“Um, k,” I said. I didn’t want to shoot down his entrepreneurial dreams yet I knew that only a crazy (or freakishly nice) person would actually buy this stuff.

When we got outside, Matthew snagged a step-stool from the garage on which to display his merchandise. Then, he explained to Zach that his role was to flag down potential customers – Zachary did this by dancing up down the street in front of our house waving a neon orange flag. (This – all for the entertainment of…no one other than myself). After a while, Matthew got frustrated and asked me where everyone was and why no one was coming to his sale. I explained that – seeing as I’d just learned about his yard sale right before ‘opening’ – the issue could’ve been in the lack of advertising and promotion.

After a bit, we’d had all of one car drive by and one young man out for a run (who didn’t even look at the boys let alone admire the merchandise for sale). Right when I thought Matthew would start to get very frustrated I saw a mom approaching on a walk with her probably four-year-old daughter. Oh no.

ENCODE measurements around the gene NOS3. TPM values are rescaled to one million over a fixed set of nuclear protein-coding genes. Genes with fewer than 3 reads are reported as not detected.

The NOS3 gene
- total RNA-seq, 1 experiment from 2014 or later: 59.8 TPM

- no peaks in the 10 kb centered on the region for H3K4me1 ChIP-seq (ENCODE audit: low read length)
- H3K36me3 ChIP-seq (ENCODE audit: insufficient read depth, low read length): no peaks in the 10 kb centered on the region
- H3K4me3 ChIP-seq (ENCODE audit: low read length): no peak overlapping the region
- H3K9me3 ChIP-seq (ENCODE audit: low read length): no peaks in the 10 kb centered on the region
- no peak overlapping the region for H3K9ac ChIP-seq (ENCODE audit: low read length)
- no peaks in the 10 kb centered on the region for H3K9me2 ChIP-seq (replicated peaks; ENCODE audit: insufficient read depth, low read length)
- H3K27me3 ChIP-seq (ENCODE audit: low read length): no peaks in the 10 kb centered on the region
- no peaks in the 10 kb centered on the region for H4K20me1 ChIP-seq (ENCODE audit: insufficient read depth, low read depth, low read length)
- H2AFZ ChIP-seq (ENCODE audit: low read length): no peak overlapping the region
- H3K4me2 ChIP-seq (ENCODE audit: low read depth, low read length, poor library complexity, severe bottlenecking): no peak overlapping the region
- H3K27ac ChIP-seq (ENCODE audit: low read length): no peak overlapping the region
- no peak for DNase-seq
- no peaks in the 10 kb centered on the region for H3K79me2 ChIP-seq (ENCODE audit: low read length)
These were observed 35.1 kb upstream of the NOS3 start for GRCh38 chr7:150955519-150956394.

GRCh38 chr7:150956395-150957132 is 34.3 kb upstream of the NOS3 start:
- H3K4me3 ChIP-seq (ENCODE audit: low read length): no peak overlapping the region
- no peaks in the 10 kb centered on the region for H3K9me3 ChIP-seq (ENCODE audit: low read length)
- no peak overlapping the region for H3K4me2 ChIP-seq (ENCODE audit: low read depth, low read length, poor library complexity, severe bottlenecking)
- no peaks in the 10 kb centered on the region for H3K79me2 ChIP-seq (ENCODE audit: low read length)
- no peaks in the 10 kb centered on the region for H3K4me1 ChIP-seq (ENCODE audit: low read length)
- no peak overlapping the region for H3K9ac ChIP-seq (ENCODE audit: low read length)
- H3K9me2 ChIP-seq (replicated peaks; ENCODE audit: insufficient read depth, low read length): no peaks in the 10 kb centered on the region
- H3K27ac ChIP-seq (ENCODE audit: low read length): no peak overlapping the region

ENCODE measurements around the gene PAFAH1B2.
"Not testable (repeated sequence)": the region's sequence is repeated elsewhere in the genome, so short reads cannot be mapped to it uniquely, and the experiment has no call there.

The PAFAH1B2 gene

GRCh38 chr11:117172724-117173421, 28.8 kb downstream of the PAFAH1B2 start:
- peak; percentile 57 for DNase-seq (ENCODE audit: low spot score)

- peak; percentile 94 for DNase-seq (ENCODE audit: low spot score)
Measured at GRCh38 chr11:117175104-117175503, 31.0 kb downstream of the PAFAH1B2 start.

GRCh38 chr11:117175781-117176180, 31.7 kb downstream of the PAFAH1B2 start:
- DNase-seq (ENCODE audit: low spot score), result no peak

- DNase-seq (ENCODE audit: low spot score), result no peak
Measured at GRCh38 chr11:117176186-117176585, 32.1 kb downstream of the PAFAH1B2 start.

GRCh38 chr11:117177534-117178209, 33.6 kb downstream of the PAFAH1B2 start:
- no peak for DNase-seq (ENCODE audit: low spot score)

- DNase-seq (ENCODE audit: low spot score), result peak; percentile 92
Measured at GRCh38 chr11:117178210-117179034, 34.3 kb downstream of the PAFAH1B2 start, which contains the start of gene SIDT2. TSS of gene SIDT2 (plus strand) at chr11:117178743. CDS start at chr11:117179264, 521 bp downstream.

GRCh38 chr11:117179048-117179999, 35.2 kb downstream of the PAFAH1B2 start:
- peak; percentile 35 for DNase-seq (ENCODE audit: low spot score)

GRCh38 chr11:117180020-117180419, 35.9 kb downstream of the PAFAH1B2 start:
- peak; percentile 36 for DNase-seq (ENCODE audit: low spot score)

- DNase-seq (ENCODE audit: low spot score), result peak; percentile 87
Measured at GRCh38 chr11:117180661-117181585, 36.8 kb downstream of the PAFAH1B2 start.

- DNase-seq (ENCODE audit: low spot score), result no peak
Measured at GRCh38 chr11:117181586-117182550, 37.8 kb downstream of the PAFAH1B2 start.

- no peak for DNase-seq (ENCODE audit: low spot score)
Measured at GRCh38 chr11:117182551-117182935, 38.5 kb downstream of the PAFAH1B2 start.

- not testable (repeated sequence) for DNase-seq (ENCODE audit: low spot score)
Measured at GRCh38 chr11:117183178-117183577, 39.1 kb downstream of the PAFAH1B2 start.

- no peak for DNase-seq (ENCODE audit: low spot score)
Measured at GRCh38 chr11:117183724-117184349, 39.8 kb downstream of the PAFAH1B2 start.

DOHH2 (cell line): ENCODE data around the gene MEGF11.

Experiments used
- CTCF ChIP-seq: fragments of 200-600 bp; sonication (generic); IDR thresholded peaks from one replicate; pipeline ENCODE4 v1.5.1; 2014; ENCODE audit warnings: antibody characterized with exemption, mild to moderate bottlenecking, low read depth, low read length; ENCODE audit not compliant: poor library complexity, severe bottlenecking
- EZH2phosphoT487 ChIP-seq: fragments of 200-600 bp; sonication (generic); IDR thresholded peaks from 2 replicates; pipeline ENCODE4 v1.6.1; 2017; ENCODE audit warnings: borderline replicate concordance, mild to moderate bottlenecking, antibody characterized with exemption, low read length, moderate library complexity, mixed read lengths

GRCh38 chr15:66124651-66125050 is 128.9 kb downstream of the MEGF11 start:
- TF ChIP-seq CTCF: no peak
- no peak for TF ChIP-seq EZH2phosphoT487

Zachary started jumping up and down waving his flag like the-checkered flag-waver at the end of a car race. He pranced towards them waving his flag yelling, “You wanna come to our sale? My brother’s having a sale!” Matthew stood there quietly; with his arms behind his back like a serious and focused salesman. Head in the game.

The mom and girl stopped to admire Matthew’s goods. Matthew started into his quiet shpeal: “I’ve got Lego Magazines and a Shrek watch and squirt guns…” The mom looked at me and I smiled sheepishly torn between the two truths of the moment: I don’t want to destroy my sensitive kid and ruin his good mood and his brave go-get-‘em attitude, but I also don’t want people to feel obligated to buy random junk (at quite steep prices!) from my child.

The mom smiled kindly at Matthew and said, “Oh, what a bummer, I don’t have any cash with me.”

Well, unfortunately, this is a statement that the boys hear from me often. Any time they desire some small (or large) item I’m able to play the “I don’t have any money with me” card. Which, sadly, Matthew has also asked about and now understands that mommy rarely carries actual dollars but those plastic cards in her wallet are kinda like money.